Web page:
We arrived in McPherson in fairly good time (although without the strong tailwind we had enjoyed the day before) and set up at the McPherson RV Park and Horse Motel. We didn’t actually see where the Horse Motel part was, but we enjoyed this small and very basic park. We had a site that was long enough for us, with good utility hook-ups, and it was quiet and peaceful. We had already decided that, if we liked the look of the place, we would spend an additional day there, just to give ourselves a chance to rest and do some needed maintenance and cleaning. And, other than a humdinger of a thunderstorm, complete with hail along with the thunder and lightning, in the middle of the night, we had a restful stay there. We did have to drive into Hutchinson, about 25 miles away, to find a Walgreen’s to get a prescription refilled (the Walgreen’s in McPherson was still under construction and not yet open), but we were able to grocery shop in McPherson and that was our only outing.

This morning we left McPherson early, hoping to avoid at least some of the predicted strong thunderstorms, and headed straight north on I-135/US 81 through mostly flat farmlands and lush grazing fields. We saw horses, cattle, goats, mules and even a couple of buffalo. There were a couple of towns of some size but mostly it was open farm land. About 40 miles out of McPherson, however, the skies opened up, the lightning flashed and (we assume, since we couldn’t hear anything over the thundering of rain on the truck rooftop) thunder boomed. We turned on the Weather Channel on our CB Radio to hear that the counties into which we were headed were under a severe thunderstorm watch for the next several hours. Well, we could have told them that! Even though our visibility at times was severely reduced, we figured since we were on a flat, straight highway without a lot of traffic, we would just continue on, although we had to reduce our speed quite a bit for much of the time. But, since the storm track was reported to be north-northeast and we were headed dead north, we figured we’d run out of the storm area sooner or later and so we did. About the time we crossed into Nebraska, the rain abated – even stopped completely for a while – and we were able to continue our route without much trouble.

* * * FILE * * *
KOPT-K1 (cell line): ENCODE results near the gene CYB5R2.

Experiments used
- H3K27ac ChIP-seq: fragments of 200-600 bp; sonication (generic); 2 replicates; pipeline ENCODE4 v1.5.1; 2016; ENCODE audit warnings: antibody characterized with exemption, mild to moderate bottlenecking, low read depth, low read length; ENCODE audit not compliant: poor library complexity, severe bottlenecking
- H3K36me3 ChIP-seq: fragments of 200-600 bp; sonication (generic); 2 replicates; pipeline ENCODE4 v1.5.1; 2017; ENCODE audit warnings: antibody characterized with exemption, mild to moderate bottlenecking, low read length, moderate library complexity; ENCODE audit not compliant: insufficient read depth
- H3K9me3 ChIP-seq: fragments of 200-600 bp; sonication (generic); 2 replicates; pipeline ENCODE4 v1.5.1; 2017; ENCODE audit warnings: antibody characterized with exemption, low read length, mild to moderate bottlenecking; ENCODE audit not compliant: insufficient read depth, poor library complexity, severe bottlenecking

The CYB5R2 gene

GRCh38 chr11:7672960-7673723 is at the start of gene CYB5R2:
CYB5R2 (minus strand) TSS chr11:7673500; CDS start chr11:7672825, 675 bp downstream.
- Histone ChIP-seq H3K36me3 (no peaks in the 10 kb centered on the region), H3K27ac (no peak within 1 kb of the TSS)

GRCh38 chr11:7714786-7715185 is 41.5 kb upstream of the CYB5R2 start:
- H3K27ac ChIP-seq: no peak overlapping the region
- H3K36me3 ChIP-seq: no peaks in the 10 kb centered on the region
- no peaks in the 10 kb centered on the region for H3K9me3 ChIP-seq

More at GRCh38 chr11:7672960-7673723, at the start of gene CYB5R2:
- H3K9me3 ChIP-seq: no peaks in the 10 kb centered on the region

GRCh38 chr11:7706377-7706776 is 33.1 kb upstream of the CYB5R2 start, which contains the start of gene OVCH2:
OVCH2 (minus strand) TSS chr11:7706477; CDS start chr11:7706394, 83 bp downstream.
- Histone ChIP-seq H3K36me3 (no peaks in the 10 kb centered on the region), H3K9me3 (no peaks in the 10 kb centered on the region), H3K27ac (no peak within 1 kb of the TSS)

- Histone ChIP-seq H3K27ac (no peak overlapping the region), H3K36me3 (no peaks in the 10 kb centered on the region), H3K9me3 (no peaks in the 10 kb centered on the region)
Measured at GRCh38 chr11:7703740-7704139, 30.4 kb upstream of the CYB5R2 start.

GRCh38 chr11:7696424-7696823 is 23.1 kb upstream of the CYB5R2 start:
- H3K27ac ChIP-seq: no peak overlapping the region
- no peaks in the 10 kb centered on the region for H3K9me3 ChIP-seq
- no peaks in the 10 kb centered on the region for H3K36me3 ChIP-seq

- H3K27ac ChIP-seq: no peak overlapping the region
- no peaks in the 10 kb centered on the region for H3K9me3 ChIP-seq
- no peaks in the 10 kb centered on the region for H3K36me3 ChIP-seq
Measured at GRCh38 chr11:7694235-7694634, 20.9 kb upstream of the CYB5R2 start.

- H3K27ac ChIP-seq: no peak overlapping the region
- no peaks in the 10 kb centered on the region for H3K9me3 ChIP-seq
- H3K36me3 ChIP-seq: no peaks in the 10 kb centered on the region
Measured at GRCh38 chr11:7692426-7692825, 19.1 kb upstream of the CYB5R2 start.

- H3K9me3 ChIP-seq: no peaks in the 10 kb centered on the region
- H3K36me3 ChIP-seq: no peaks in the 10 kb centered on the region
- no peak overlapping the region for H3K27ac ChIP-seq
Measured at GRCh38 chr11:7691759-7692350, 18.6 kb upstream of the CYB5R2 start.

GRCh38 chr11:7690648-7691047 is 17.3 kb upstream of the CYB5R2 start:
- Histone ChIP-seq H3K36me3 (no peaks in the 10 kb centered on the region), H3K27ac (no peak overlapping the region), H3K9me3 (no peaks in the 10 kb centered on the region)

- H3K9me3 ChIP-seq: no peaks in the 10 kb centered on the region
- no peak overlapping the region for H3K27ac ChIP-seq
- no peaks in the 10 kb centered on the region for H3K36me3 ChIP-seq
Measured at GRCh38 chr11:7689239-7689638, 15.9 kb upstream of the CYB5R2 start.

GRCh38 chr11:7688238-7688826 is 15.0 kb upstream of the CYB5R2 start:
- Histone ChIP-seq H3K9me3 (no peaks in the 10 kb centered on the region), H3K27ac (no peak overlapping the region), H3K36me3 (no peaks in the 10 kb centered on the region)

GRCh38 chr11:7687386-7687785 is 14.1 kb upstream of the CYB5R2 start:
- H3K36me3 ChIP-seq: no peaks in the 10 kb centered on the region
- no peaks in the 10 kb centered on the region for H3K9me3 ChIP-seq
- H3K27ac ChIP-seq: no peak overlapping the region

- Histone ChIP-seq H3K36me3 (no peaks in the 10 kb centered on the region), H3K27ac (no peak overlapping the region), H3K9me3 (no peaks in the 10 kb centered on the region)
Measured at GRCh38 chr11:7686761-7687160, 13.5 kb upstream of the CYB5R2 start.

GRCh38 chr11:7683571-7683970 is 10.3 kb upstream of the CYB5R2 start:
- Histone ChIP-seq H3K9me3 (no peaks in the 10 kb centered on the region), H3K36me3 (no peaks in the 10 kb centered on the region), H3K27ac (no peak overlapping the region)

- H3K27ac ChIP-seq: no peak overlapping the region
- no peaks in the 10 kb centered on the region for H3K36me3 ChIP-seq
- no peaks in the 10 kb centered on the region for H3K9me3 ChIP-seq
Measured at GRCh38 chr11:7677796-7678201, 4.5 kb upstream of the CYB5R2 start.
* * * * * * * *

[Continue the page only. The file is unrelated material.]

We’d traveled through a good bit of Nebraska in 2007 but hadn’t been in this area. Nonetheless, it looked pretty much like the parts we remembered. Even if the weather had been conducive to stopping to sightsee, there wasn’t much that looked interesting. So we pulled into our designated stopping place around noon (again in pouring rain) and got set up (with minimal hook-ups until the rain stopped later and we were able to finish the setting-up routine). We all sort of hunkered down, with the furnace providing needed warmth, for a couple of hours until things calmed down and we could open the door and look around at our surroundings, which are lovely (there’s a golf course right next door, which Margaret likes, and which reminds us of Smithers BC, where we spent more time than we expected to almost exactly a year ago, but which also had a golf course to provide great views and some entertainment).

So, after a quiet but nice birthday celebration for Margaret (and lots of long-distance birthday wishes via Facebook and e-mail), we will move on tomorrow into Iowa, just two stops from our ultimate destination for this stretch, Spring Green WI.